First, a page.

The Strong Trinitarian Statement In 2 Corinthians 3:14-18 And The Second Blessing Doctrine
Posted by Job on December 26, 2009
Actually, the context for this statement is contained within the entire chapter of 2 Corinthians 3, which builds up to the last 2 or 3 verses at the end. However, for length purposes, only verses 14-18 will be considered.
But their minds were blinded: for until this day remaineth the same vail untaken away in the reading of the old testament; which vail is done away in Christ. But even unto this day, when Moses is read, the vail is upon their heart. Nevertheless when it shall turn to the Lord, the vail shall be taken away. Now the Lord is that Spirit: and where the Spirit of the Lord is, there is liberty. But we all, with open face beholding as in a glass the glory of the Lord, are changed into the same image from glory to glory, even as by the Spirit of the Lord.
Even from a direct literary interpretation with very little if any background in Christian doctrine required, this passage treats God the Son and God the Holy Spirit as being one and the same AND treats God the Son and God the Holy Spirit as being distinct. The Lord referred to in this passage is Jesus Christ. The Spirit spoken of in this passage is the Holy Spirit. Yet verse 17 specifically states “Now the Lord is that Spirit.” This can only be if Jesus Christ and the Holy Spirit are One. Yet verses 17 and 18 refer to the Lord (Jesus Christ) and the Spirit of the Lord (the Holy Spirit) distinctly, not as relationships, “divisions of an egg”, emanations, manifestations or any of the other ideas proposed by those who deny God’s eternal triune nature.
If the Lord is that Spirit, meaning that Jesus Christ is the Holy Spirit, then receiving Jesus Christ means receiving the Holy Spirit. To receive Jesus Christ means to receive the Holy Spirit, and therefore receiving Jesus Christ (salvation) means receiving the gifts and fruits of the Holy Spirit. That would mean that while these gifts and fruits may not all manifest immediately but instead may manifest and develop as the believer is being conformed into the image of Jesus Christ and matures in the faith of Jesus Christ, they are still given to Christians at the time of conversion, at the time that they are placed in Jesus Christ’s body and the Holy Spirit begins to indwell them.
So the doctrine of a second blessing of the Holy Spirit? Since Jesus Christ is the Holy Spirit, then this “second blessing” can only mean receiving Jesus Christ a second time. How is receiving Jesus Christ a second time possible and why is this necessary? When considering your answer to this, ponder upon Hebrews 6:6, which reads:
If they shall fall away, to renew them again unto repentance; seeing they crucify to themselves the Son of God afresh, and put him to an open shame.
Where the context of Hebrews 6:6 diverges somewhat from the matter being discussed here, it is still useful for establishing that receiving Jesus Christ once is sufficient just as was Jesus Christ’s going to the cross once was sufficient. The larger context of the book of Hebrews is actually very beneficial, because that epistle makes it obvious that only one sacrifice of Jesus Christ on the cross was necessary and links the one sacrifice of Jesus Christ on the cross to the one receipt of Jesus Christ by the believer. Thus, beware of any doctrine that teaches multiple receipts of Jesus Christ.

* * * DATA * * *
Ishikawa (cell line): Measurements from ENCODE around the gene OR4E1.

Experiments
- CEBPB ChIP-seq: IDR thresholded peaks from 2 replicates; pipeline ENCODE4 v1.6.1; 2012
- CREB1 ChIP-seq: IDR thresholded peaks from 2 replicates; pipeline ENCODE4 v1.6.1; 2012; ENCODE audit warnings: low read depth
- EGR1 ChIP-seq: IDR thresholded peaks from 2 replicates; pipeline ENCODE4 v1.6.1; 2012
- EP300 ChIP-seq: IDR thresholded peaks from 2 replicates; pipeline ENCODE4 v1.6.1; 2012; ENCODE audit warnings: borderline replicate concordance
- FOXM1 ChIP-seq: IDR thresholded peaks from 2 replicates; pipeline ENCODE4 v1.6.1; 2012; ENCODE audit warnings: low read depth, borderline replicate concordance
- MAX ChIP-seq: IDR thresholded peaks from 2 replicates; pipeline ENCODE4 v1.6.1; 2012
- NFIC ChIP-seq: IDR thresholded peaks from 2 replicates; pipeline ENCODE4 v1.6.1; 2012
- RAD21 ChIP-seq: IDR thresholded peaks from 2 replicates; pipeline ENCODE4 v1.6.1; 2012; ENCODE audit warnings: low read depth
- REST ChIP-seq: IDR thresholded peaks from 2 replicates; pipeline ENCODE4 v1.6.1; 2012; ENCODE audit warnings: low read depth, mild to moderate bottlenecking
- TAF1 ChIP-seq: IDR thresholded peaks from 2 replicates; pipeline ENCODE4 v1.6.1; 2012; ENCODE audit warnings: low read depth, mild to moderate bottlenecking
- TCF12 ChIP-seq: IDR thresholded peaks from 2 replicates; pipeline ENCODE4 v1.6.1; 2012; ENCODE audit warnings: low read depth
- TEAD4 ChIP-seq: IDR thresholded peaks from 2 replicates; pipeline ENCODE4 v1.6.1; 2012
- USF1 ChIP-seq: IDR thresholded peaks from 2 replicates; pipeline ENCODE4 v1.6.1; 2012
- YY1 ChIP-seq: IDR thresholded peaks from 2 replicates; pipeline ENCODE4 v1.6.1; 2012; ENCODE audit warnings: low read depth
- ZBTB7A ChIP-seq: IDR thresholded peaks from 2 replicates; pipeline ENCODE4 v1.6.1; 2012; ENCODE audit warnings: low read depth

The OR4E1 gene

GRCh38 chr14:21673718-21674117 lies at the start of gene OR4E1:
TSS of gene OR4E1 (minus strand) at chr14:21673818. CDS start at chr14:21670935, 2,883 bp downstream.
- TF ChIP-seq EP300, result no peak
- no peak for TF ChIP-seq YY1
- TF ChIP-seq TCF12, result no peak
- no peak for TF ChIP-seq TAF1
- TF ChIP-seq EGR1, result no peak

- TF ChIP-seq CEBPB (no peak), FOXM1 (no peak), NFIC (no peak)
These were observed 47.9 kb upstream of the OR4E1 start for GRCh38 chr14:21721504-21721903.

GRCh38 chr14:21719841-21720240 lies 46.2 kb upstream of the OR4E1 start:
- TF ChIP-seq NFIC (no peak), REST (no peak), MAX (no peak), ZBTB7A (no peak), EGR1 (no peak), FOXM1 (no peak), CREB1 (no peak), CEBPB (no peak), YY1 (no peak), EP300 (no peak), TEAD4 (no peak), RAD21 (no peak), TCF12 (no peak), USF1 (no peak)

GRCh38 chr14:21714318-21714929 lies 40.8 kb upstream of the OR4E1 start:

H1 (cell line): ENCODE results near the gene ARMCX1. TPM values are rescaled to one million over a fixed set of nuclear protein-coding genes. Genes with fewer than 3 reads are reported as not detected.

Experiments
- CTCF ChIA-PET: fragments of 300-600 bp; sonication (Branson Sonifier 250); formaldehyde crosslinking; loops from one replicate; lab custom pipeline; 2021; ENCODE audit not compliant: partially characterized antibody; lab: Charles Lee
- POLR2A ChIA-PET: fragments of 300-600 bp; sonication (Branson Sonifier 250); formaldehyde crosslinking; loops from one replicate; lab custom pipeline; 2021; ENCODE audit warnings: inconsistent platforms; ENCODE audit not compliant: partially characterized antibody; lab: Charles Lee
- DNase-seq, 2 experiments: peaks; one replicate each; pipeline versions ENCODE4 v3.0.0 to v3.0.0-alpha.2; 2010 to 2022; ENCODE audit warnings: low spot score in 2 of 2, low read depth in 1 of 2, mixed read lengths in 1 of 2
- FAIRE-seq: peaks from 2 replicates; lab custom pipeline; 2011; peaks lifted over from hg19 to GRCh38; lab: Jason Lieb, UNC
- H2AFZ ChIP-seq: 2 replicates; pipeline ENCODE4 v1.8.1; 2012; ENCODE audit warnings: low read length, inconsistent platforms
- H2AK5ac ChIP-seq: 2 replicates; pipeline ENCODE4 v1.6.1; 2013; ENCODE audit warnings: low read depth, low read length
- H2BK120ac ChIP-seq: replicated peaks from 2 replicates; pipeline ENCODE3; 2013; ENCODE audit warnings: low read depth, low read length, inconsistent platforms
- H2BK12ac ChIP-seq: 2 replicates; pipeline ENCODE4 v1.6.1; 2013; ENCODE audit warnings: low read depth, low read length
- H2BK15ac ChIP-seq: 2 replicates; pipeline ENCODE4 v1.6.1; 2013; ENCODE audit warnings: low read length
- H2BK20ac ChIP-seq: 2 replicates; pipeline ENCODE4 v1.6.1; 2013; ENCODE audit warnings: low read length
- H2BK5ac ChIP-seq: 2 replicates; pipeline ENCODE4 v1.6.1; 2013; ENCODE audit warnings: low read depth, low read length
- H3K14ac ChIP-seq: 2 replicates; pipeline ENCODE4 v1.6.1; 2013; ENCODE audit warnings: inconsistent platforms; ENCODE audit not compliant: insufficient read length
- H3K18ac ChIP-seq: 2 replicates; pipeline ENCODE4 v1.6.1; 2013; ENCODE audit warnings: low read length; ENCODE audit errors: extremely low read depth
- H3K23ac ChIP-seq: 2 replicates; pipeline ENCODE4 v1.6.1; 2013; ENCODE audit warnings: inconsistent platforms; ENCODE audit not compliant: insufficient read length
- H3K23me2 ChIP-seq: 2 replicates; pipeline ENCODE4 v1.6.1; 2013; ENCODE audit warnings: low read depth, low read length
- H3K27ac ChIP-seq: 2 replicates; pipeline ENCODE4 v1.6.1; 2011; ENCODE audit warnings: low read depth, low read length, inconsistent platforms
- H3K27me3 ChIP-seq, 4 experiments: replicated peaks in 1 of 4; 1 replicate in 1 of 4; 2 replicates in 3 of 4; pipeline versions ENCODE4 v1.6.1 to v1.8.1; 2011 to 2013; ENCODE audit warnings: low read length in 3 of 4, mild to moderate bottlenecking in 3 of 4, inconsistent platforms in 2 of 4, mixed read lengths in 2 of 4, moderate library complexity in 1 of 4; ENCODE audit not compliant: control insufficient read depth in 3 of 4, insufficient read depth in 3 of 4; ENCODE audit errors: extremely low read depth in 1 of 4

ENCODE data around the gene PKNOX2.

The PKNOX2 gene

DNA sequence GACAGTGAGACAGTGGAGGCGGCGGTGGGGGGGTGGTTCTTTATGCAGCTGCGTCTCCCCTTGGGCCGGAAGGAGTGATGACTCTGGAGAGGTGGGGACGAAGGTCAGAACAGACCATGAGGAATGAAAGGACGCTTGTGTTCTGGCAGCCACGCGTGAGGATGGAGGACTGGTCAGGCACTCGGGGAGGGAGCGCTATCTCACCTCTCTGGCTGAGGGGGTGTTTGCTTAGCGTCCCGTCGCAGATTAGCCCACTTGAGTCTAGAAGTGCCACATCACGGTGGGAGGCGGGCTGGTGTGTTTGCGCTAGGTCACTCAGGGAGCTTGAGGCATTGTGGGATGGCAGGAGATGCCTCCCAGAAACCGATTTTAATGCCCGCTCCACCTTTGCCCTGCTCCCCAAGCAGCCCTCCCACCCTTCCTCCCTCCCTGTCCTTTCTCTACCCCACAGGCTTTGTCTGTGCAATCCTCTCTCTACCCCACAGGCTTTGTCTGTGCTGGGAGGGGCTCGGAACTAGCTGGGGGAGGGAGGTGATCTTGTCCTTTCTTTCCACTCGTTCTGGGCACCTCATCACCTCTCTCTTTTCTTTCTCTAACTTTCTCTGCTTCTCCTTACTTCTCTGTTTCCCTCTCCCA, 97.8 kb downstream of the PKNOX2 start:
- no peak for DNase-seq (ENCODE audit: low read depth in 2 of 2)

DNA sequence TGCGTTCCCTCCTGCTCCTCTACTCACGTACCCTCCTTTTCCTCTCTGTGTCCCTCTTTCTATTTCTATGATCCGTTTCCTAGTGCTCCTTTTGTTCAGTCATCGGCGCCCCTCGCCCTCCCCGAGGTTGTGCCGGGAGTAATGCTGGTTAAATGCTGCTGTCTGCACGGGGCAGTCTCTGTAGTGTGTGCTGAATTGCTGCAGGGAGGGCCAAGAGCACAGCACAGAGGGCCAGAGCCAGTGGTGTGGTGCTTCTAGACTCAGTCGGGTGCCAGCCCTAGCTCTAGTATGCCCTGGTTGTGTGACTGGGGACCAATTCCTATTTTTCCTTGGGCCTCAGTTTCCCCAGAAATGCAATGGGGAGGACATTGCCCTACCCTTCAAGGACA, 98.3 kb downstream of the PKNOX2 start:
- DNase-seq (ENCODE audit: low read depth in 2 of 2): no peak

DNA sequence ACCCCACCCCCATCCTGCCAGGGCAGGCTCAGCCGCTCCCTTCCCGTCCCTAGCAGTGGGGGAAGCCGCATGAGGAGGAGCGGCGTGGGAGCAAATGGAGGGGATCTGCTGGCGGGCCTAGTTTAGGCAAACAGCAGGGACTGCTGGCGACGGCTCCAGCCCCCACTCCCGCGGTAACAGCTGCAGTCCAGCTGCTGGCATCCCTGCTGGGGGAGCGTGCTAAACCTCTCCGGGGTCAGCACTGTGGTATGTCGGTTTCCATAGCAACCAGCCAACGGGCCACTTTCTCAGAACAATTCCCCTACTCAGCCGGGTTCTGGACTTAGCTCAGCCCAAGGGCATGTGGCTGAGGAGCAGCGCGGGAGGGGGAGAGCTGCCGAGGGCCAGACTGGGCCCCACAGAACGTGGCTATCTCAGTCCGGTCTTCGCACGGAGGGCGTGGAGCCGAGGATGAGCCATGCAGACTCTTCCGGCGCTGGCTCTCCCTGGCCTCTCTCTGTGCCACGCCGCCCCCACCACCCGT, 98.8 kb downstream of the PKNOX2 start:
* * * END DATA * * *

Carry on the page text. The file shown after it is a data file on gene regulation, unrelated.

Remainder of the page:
While this second blessing doctrine treats the Holy Spirit as acting separately, independently or at least supplementary to Jesus Christ with regards to the issue of salvation, Ephesians 4:7-8 says that Jesus Christ gives the gifts to the church.
But unto every one of us is given grace according to the measure of the gift of Christ. Wherefore he saith, When he ascended up on high, he led captivity captive, and gave gifts unto men.
So why are these gifts (and fruits) commonly referred to as gifts and fruits of the Holy Spirit as opposed to gifts and fruits of Jesus Christ? Again, from 2 Corinthians 3:17, Lord and Spirit are one! So, if the Holy Spirit and Jesus Christ are One and if Jesus Christ can only be received once, then how can there be second blessings, multiple blessings, multiple portions etc. of the Holy Spirit? It is so commonly accepted because saying “receive a triple portion of the Holy Spirit” sounds completely different from “receive a triple portion of Jesus Christ!” and more to the point “crucify Jesus Christ three times!” even though it is precisely what those terms mean.
Incidentally, I shall point out that the idea that Jesus Christ’s one sacrifice on the cross was insufficient and that He must be sacrificed anew again and again to provide benefits and gifts to the church is something that touches the Roman Catholic doctrines of communion and specifically of transubstantiation. Words have meaning, including the words used in doctrines. If one does not understand the meanings of the words, then one will not understand the doctrine.
So, the question must be asked: what implication does the fact that “a receiving second blessing from the Holy Spirit” amounts to “receiving Jesus Christ a second time” and then “Jesus Christ being sacrificed a second time” mean for those who adhere to this doctrine? Thank you.